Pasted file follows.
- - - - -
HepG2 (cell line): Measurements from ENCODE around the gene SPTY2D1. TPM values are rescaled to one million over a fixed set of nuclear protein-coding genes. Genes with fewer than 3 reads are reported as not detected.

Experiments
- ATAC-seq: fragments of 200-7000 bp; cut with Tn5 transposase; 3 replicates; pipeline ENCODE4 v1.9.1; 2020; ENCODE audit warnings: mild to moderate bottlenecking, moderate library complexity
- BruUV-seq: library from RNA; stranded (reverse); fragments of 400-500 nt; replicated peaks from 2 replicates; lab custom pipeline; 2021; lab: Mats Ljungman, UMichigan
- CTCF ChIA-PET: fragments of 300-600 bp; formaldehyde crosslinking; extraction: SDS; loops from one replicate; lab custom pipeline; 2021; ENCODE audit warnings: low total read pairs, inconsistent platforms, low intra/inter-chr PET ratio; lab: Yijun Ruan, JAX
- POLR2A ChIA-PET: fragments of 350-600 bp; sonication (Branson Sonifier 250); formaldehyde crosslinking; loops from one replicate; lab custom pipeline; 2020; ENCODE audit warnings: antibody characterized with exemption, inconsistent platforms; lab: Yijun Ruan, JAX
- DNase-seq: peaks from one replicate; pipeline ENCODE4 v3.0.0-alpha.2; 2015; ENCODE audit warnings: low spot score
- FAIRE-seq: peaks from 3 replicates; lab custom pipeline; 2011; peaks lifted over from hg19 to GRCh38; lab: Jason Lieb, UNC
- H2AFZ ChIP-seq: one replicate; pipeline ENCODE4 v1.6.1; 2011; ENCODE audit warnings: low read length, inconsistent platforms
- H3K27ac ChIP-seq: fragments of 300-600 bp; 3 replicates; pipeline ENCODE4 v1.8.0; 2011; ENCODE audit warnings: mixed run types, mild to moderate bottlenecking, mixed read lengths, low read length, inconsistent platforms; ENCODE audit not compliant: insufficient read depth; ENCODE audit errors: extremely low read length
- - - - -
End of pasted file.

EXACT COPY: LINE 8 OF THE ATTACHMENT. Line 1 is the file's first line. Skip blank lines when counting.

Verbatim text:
- FAIRE-seq: peaks from 3 replicates; lab custom pipeline; 2011; peaks lifted over from hg19 to GRCh38; lab: Jason Lieb, UNC